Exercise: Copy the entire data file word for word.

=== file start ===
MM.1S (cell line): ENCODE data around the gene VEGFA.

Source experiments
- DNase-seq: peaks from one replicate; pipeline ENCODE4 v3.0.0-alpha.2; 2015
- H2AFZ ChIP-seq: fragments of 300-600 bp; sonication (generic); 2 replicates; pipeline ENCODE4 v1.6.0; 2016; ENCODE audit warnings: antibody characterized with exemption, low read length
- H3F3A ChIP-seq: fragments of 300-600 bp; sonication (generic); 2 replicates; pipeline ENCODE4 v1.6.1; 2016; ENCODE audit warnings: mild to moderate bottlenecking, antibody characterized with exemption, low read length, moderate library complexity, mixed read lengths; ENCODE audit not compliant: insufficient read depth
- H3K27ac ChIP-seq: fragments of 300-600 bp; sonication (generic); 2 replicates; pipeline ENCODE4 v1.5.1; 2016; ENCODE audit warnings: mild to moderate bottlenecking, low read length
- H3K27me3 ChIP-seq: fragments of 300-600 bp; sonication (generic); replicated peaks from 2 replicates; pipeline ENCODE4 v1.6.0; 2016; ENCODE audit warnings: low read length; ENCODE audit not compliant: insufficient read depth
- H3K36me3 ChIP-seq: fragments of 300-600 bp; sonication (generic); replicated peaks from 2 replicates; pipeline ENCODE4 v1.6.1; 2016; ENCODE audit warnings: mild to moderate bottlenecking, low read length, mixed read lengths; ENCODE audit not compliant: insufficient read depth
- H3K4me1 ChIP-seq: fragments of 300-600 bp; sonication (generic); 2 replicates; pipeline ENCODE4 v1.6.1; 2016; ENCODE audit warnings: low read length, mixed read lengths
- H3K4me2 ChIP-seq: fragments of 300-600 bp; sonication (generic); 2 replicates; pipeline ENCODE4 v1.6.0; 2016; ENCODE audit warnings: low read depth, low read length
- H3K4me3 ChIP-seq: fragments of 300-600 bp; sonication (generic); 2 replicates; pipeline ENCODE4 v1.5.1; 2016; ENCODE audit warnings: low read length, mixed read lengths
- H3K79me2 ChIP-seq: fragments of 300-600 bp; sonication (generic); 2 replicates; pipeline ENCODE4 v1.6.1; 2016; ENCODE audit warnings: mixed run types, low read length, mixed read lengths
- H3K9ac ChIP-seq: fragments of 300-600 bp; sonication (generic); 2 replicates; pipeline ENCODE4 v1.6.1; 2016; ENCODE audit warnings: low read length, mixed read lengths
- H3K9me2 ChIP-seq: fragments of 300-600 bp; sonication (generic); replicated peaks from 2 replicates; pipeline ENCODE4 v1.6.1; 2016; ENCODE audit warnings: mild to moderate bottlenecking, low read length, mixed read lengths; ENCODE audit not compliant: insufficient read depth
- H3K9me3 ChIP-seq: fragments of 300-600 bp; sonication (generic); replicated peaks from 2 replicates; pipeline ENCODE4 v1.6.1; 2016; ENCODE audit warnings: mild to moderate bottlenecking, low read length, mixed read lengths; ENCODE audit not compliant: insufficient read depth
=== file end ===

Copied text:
MM.1S (cell line): ENCODE data around the gene VEGFA.

Source experiments
- DNase-seq: peaks from one replicate; pipeline ENCODE4 v3.0.0-alpha.2; 2015
- H2AFZ ChIP-seq: fragments of 300-600 bp; sonication (generic); 2 replicates; pipeline ENCODE4 v1.6.0; 2016; ENCODE audit warnings: antibody characterized with exemption, low read length
- H3F3A ChIP-seq: fragments of 300-600 bp; sonication (generic); 2 replicates; pipeline ENCODE4 v1.6.1; 2016; ENCODE audit warnings: mild to moderate bottlenecking, antibody characterized with exemption, low read length, moderate library complexity, mixed read lengths; ENCODE audit not compliant: insufficient read depth
- H3K27ac ChIP-seq: fragments of 300-600 bp; sonication (generic); 2 replicates; pipeline ENCODE4 v1.5.1; 2016; ENCODE audit warnings: mild to moderate bottlenecking, low read length
- H3K27me3 ChIP-seq: fragments of 300-600 bp; sonication (generic); replicated peaks from 2 replicates; pipeline ENCODE4 v1.6.0; 2016; ENCODE audit warnings: low read length; ENCODE audit not compliant: insufficient read depth
- H3K36me3 ChIP-seq: fragments of 300-600 bp; sonication (generic); replicated peaks from 2 replicates; pipeline ENCODE4 v1.6.1; 2016; ENCODE audit warnings: mild to moderate bottlenecking, low read length, mixed read lengths; ENCODE audit not compliant: insufficient read depth
- H3K4me1 ChIP-seq: fragments of 300-600 bp; sonication (generic); 2 replicates; pipeline ENCODE4 v1.6.1; 2016; ENCODE audit warnings: low read length, mixed read lengths
- H3K4me2 ChIP-seq: fragments of 300-600 bp; sonication (generic); 2 replicates; pipeline ENCODE4 v1.6.0; 2016; ENCODE audit warnings: low read depth, low read length
- H3K4me3 ChIP-seq: fragments of 300-600 bp; sonication (generic); 2 replicates; pipeline ENCODE4 v1.5.1; 2016; ENCODE audit warnings: low read length, mixed read lengths
- H3K79me2 ChIP-seq: fragments of 300-600 bp; sonication (generic); 2 replicates; pipeline ENCODE4 v1.6.1; 2016; ENCODE audit warnings: mixed run types, low read length, mixed read lengths
- H3K9ac ChIP-seq: fragments of 300-600 bp; sonication (generic); 2 replicates; pipeline ENCODE4 v1.6.1; 2016; ENCODE audit warnings: low read length, mixed read lengths
- H3K9me2 ChIP-seq: fragments of 300-600 bp; sonication (generic); replicated peaks from 2 replicates; pipeline ENCODE4 v1.6.1; 2016; ENCODE audit warnings: mild to moderate bottlenecking, low read length, mixed read lengths; ENCODE audit not compliant: insufficient read depth
- H3K9me3 ChIP-seq: fragments of 300-600 bp; sonication (generic); replicated peaks from 2 replicates; pipeline ENCODE4 v1.6.1; 2016; ENCODE audit warnings: mild to moderate bottlenecking, low read length, mixed read lengths; ENCODE audit not compliant: insufficient read depth